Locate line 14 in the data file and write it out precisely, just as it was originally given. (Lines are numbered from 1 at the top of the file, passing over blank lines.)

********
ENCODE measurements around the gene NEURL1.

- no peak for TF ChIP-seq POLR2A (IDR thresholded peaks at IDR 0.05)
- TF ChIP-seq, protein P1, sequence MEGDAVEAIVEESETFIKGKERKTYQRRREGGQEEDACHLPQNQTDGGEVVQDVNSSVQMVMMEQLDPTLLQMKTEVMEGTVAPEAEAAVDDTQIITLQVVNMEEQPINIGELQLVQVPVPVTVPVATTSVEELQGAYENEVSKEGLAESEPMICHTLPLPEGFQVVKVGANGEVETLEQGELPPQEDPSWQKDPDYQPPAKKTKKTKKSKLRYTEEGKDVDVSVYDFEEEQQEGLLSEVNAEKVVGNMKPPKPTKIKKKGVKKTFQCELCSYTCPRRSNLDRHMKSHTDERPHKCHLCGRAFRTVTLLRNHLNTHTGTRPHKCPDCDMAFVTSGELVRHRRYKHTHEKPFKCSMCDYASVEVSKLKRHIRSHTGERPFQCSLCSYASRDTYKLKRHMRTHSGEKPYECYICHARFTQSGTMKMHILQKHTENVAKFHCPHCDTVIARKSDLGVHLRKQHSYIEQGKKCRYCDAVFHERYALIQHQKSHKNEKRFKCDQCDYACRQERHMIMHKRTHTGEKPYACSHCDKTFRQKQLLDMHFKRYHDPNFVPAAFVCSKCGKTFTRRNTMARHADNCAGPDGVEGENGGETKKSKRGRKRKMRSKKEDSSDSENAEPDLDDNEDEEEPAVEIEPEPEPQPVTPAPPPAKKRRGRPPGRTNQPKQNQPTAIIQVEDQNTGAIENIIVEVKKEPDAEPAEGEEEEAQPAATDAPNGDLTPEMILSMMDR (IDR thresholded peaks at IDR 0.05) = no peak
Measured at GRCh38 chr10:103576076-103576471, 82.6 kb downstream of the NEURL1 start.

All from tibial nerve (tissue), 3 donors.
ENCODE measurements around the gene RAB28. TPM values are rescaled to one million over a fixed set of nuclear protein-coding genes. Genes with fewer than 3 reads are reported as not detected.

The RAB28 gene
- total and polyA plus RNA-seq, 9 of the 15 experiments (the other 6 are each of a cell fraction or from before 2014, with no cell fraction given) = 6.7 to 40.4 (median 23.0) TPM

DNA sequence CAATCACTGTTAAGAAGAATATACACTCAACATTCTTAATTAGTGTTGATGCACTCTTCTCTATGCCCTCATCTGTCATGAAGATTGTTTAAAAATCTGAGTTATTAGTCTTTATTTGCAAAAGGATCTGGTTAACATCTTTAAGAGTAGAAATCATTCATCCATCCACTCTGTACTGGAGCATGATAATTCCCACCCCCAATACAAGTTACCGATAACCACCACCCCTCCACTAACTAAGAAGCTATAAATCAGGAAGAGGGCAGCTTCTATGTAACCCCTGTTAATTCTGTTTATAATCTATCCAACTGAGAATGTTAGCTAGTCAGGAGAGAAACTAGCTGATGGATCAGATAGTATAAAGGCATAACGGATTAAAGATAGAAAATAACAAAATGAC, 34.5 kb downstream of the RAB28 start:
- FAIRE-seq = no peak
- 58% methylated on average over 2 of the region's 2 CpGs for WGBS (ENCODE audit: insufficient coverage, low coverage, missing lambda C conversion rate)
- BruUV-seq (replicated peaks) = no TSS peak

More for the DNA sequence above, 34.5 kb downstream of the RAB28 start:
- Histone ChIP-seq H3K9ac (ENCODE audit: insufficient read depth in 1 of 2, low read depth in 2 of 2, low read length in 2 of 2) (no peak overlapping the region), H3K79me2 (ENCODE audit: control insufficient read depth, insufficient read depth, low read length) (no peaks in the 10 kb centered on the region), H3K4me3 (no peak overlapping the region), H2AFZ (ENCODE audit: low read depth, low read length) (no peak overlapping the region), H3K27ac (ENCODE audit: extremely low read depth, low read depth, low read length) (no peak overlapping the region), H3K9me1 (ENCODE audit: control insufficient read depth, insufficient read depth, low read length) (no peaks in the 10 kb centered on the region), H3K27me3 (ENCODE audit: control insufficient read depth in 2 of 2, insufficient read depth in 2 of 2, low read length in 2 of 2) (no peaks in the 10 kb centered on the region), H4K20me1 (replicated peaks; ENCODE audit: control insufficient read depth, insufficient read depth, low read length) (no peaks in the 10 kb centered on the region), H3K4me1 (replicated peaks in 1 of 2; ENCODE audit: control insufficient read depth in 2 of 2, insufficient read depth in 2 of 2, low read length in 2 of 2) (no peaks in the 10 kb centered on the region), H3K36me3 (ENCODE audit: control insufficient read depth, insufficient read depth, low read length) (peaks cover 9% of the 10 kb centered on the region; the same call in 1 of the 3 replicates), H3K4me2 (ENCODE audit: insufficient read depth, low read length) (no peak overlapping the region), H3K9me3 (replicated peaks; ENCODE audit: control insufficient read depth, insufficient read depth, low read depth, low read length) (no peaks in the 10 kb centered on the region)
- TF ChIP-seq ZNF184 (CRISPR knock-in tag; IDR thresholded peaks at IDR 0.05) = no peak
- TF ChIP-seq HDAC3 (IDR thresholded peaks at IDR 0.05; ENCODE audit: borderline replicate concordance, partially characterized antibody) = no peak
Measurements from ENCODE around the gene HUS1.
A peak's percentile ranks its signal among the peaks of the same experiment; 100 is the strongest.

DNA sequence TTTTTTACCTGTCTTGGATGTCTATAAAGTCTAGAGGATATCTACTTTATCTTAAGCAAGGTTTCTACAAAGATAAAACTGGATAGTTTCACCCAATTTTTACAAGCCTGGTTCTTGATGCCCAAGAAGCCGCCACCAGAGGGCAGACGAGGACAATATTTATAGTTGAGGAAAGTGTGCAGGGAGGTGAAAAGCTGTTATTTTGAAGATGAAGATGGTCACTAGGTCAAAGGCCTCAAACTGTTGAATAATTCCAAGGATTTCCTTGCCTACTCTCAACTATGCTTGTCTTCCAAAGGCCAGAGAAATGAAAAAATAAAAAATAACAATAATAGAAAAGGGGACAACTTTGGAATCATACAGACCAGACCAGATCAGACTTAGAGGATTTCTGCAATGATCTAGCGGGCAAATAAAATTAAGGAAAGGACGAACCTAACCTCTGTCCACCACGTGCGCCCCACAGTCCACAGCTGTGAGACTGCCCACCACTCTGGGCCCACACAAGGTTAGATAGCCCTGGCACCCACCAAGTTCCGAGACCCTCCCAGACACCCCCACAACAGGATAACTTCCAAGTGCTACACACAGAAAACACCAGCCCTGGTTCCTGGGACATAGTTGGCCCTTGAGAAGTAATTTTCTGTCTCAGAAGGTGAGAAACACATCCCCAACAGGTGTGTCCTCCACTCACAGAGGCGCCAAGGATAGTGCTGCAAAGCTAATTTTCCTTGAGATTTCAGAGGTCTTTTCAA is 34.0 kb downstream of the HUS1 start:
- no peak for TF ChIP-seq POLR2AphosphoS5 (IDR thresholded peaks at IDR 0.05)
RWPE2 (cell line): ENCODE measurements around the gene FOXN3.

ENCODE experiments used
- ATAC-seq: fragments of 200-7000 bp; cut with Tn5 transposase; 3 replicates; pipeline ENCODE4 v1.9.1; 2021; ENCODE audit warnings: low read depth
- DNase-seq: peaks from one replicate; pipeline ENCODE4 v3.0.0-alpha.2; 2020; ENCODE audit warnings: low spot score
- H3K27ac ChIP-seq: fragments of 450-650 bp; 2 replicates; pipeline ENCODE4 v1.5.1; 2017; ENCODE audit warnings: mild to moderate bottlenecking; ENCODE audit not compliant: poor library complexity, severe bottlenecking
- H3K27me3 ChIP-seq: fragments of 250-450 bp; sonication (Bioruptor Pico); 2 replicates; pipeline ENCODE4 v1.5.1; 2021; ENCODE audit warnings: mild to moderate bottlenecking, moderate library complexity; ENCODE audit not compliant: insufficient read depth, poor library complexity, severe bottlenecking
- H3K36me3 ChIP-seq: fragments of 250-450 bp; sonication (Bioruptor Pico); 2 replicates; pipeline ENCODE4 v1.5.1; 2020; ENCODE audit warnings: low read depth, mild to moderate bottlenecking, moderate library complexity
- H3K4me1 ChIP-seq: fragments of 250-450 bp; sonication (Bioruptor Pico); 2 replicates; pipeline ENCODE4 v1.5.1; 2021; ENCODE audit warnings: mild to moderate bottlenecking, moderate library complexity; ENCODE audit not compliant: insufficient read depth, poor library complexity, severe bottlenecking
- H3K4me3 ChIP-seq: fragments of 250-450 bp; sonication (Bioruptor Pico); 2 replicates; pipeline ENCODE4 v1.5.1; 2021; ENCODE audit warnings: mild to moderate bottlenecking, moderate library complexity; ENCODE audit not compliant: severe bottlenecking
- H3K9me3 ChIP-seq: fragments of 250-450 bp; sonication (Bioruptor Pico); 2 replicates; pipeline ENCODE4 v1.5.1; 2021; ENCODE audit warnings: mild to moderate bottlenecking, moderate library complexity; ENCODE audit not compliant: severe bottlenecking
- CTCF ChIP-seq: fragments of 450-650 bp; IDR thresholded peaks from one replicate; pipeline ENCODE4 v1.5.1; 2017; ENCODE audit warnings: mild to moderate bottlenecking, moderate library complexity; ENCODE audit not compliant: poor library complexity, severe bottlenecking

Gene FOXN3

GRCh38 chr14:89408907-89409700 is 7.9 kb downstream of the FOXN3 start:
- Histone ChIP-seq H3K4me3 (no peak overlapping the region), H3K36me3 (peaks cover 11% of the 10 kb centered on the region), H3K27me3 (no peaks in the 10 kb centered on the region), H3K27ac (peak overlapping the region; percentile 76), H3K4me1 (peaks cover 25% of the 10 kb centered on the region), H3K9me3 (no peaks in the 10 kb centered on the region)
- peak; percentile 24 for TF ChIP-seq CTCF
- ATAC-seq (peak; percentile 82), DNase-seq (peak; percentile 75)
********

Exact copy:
- Histone ChIP-seq H3K9ac (ENCODE audit: insufficient read depth in 1 of 2, low read depth in 2 of 2, low read length in 2 of 2) (no peak overlapping the region), H3K79me2 (ENCODE audit: control insufficient read depth, insufficient read depth, low read length) (no peaks in the 10 kb centered on the region), H3K4me3 (no peak overlapping the region), H2AFZ (ENCODE audit: low read depth, low read length) (no peak overlapping the region), H3K27ac (ENCODE audit: extremely low read depth, low read depth, low read length) (no peak overlapping the region), H3K9me1 (ENCODE audit: control insufficient read depth, insufficient read depth, low read length) (no peaks in the 10 kb centered on the region), H3K27me3 (ENCODE audit: control insufficient read depth in 2 of 2, insufficient read depth in 2 of 2, low read length in 2 of 2) (no peaks in the 10 kb centered on the region), H4K20me1 (replicated peaks; ENCODE audit: control insufficient read depth, insufficient read depth, low read length) (no peaks in the 10 kb centered on the region), H3K4me1 (replicated peaks in 1 of 2; ENCODE audit: control insufficient read depth in 2 of 2, insufficient read depth in 2 of 2, low read length in 2 of 2) (no peaks in the 10 kb centered on the region), H3K36me3 (ENCODE audit: control insufficient read depth, insufficient read depth, low read length) (peaks cover 9% of the 10 kb centered on the region; the same call in 1 of the 3 replicates), H3K4me2 (ENCODE audit: insufficient read depth, low read length) (no peak overlapping the region), H3K9me3 (replicated peaks; ENCODE audit: control insufficient read depth, insufficient read depth, low read depth, low read length) (no peaks in the 10 kb centered on the region)